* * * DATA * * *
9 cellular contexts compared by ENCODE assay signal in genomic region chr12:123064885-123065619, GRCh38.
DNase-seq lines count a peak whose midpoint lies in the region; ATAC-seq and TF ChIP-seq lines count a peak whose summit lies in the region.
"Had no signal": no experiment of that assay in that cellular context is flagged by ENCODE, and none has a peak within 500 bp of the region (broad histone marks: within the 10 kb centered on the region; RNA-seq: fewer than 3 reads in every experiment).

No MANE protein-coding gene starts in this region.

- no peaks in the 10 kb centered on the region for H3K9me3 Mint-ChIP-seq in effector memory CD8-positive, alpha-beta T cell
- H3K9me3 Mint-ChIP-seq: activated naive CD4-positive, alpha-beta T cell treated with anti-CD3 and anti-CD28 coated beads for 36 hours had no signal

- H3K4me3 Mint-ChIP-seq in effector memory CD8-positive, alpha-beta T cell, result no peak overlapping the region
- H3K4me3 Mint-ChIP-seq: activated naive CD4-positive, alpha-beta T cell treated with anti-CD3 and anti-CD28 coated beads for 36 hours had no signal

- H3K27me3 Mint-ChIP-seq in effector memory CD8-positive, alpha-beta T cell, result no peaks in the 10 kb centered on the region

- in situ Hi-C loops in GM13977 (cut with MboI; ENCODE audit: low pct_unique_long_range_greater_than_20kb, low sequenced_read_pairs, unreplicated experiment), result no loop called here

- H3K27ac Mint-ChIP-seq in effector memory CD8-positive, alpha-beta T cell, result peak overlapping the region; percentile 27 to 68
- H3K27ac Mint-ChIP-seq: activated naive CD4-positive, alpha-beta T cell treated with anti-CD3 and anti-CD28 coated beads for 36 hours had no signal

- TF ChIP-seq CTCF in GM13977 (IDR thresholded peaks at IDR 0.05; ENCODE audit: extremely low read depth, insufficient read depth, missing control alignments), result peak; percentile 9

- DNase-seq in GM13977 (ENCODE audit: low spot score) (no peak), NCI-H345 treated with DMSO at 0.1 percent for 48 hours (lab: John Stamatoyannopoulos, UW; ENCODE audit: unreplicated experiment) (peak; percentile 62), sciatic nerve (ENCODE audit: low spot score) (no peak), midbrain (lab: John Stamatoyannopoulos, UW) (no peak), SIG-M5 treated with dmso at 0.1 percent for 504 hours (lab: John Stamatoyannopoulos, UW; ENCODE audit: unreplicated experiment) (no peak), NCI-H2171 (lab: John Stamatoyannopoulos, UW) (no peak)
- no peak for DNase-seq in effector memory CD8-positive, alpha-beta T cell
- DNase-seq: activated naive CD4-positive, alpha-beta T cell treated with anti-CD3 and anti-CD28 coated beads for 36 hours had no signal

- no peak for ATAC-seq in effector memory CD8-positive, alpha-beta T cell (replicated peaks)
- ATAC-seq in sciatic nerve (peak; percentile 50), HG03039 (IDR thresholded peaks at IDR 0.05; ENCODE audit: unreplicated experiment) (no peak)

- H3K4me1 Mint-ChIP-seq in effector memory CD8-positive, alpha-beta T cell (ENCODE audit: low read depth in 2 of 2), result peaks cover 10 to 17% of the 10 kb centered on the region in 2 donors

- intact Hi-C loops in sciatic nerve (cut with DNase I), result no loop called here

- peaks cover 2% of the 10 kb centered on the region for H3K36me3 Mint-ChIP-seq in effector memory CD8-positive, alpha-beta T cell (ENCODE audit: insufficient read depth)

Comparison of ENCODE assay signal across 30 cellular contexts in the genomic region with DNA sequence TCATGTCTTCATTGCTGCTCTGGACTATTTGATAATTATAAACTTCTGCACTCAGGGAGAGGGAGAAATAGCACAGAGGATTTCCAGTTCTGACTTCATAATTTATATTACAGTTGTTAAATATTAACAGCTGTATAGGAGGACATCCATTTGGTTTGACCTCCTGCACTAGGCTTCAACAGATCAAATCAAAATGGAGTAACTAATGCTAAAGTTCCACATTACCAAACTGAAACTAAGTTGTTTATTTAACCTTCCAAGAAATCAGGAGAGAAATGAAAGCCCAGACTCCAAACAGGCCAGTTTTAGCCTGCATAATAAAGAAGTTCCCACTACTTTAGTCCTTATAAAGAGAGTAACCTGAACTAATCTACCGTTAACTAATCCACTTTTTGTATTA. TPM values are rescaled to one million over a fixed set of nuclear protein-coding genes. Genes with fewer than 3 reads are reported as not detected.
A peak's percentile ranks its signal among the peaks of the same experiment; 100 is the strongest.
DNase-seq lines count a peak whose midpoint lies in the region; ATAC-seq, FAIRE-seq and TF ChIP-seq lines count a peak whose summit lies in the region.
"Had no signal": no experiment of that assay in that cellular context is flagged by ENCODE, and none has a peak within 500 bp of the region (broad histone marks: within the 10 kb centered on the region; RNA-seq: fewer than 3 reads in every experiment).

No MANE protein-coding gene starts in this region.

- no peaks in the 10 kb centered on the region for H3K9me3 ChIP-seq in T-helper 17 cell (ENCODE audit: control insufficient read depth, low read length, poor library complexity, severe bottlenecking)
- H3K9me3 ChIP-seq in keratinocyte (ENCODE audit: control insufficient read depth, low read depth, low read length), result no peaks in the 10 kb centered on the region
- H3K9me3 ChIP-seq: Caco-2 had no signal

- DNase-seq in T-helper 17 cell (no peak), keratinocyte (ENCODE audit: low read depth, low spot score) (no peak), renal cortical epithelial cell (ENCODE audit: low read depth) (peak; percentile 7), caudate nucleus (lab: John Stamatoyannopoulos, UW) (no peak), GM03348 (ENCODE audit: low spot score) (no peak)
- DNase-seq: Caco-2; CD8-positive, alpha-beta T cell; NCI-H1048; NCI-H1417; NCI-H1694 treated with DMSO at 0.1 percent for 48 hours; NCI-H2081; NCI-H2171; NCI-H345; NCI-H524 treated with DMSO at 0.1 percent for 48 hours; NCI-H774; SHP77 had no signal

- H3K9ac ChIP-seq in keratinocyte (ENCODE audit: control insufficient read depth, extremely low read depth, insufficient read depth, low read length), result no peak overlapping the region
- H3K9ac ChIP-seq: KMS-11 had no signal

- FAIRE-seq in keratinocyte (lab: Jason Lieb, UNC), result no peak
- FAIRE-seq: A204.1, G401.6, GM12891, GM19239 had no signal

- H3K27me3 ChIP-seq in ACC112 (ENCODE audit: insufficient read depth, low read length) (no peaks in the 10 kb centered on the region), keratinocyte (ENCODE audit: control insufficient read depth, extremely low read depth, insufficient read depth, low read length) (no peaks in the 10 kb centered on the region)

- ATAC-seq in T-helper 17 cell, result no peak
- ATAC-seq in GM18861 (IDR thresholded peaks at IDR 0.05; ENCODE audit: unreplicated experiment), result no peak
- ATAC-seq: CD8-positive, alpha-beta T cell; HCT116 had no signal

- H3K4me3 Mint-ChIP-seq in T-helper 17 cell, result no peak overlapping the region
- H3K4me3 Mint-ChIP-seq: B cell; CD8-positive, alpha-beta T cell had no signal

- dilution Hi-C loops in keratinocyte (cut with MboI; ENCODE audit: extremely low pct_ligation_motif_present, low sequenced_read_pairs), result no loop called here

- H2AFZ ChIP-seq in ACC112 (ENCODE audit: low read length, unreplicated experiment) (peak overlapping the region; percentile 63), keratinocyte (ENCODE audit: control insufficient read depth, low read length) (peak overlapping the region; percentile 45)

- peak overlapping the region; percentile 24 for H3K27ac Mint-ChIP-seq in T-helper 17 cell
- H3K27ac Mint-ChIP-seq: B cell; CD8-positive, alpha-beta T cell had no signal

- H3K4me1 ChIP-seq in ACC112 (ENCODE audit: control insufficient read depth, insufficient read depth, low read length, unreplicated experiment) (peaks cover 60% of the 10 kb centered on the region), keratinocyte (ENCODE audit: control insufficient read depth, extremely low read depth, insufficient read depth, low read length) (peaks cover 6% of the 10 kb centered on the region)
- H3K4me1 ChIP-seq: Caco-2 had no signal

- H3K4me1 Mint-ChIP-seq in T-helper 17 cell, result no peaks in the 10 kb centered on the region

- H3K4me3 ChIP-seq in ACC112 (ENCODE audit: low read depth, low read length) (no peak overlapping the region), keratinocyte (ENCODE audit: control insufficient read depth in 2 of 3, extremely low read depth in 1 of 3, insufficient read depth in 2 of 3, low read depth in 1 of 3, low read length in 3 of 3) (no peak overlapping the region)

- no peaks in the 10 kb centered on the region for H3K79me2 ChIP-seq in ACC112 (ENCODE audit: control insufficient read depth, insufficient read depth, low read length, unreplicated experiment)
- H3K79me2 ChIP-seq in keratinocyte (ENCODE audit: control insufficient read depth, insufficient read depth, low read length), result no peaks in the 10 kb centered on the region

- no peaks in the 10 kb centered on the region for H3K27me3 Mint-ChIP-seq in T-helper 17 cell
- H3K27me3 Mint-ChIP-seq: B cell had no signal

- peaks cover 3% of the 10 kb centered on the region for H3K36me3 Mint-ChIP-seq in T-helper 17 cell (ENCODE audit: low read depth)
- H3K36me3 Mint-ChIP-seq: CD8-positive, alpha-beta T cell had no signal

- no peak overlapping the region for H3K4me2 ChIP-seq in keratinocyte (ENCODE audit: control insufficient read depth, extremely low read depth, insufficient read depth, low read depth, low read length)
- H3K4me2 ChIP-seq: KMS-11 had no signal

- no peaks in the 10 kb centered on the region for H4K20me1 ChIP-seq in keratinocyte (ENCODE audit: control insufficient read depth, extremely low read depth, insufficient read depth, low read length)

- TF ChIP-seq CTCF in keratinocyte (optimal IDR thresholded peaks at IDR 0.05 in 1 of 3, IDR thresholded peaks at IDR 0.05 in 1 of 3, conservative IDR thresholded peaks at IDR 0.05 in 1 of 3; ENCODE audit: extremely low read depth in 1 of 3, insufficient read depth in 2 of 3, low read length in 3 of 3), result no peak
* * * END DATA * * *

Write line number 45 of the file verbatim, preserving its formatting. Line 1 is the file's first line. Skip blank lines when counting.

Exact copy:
- H3K27ac Mint-ChIP-seq: B cell; CD8-positive, alpha-beta T cell had no signal